3. According to the Social Security Administration, a 20-year-old worker has a three-in-10 chance of becoming disabled before reaching retirement age. Of course your chances of hacking a limb off are greater if you for instance, operate heavy machinery on a daily basis rather than having a desk job, but it may make you think twice about obtaining short-term or long-term disability insurance. Some employers may also offer coverage as part of their employee benefits package.
4. A 2010 analysis from the Employee Benefit Research Institute (EBRI) reports that a man with median drug expenditures would need $65,000 in savings and a woman would need $93,000 if they want an average (50 percent) chance of having enough money to cover health care expenses in retirement. For a higher (90 percent) chance of having enough money to cover costs, a man would need $124,000 and a woman would need $152,000 for health care expenses in retirement.
5. According to the April 2011 issue of Health Affairs, medical errors occur in as many as one-third of hospital admissions in the United States and may be 10 times greater than previously measured. The Lancet Medical journal’s review of the study revealed that the most common are medication errors followed by surgical errors, procedure errors, and nosocomial infections (also known as hospital-acquired infections or HAI).
6. According to the Center for Disease Control and Prevention (CDC), one in 10 Americans take antidepressants, up 400 percent in the past two decades. In addition, the CDC reports that 11 percent of Americans 12 years and over take antidepressant medication. Drugs to combat depression are the third most common prescription medication by those aged 18 to 44, according to the U.S. National Health and Nutrition Examination Surveys. Spending on prescription drugs is expected to grow at an average growth of 6.3 percent per year through the year 2019, according to the Centers for Medicare & Medicaid Services.
7. According to the Office of the Inspector General of the Department of Health and Human Services, one in seven Medicare beneficiaries has complications from medical errors when hospitalized, and that these medical errors contribute to approximately 180,000 patient deaths per year. It is disconcerting to know that your death may be caused by the incompetence of the hospital staff rather than the illness that landed you in the hospital.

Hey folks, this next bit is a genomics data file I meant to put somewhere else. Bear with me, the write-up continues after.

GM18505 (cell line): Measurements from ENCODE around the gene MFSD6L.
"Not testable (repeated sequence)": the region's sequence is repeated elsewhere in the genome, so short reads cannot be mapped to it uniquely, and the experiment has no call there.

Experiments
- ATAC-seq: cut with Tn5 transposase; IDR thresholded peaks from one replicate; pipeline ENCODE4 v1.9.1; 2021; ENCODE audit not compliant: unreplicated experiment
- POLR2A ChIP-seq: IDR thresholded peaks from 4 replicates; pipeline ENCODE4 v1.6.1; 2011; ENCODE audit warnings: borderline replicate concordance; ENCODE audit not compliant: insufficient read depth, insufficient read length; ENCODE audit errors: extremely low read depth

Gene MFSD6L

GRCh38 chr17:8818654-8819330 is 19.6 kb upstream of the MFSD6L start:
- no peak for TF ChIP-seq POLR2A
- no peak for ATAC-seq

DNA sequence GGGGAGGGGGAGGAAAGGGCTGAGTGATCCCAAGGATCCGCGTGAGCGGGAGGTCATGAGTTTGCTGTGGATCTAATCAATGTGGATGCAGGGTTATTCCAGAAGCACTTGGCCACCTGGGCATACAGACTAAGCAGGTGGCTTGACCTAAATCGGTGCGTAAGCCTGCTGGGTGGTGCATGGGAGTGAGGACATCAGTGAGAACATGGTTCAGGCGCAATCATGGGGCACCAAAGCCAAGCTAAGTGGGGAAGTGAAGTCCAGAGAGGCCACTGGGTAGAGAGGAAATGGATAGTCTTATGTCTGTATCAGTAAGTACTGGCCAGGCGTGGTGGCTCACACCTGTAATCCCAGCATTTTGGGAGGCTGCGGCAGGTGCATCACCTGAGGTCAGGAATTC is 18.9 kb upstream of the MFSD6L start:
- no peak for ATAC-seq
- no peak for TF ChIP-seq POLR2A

8. According to an analysis by Altarum Institute, U.S. health care spending increased to $2.64 trillion and accounted for 17.7 percent of GDP. Just to put that number into perspective, according to the National Priorities Project, the federal budget for fiscal year 2012 is $3.7 trillion. At the current growth rate, health care costs are expected to almost double to $4.5 trillion in 2019. According to the Centers for Medicare & Medicaid Services, Office of the Actuary, National Health Statistics Group, private health insurance accounted for 32 percent of the total national health expenditure in 2009. The national health expenditure is also expected to grow through the year 2019 with an average of 6.1 percent.
9. According to Jackson Healthcare’s 2011 survey, other countries including New Zealand, Canada, the United Kingdom, and Sweden did not report any ordering of tests, treatments, or consultations to avoid lawsuits. This contrasts with studies of U.S. physicians in 2010, in which a 2010 Gallup survey and Jackson Healthcare found that 73 percent and 92 percent, admitted to making medical decisions just to avoid lawsuits.
10. The CDC reports that half of all chronic diseases are linked to preventable problems such as smoking, obesity, and physical inactivity. According to the CDC’s 2011 National Health Interview Survey, a reported 29.5 percent of U.S. adults aged 20 and over are obese. The survey further reports that the prevalence of obesity has only been increasing throughout the years. Looks like some people can afford to skip out on all of that Halloween candy.
This article was originally published by Consumer Insurance Guide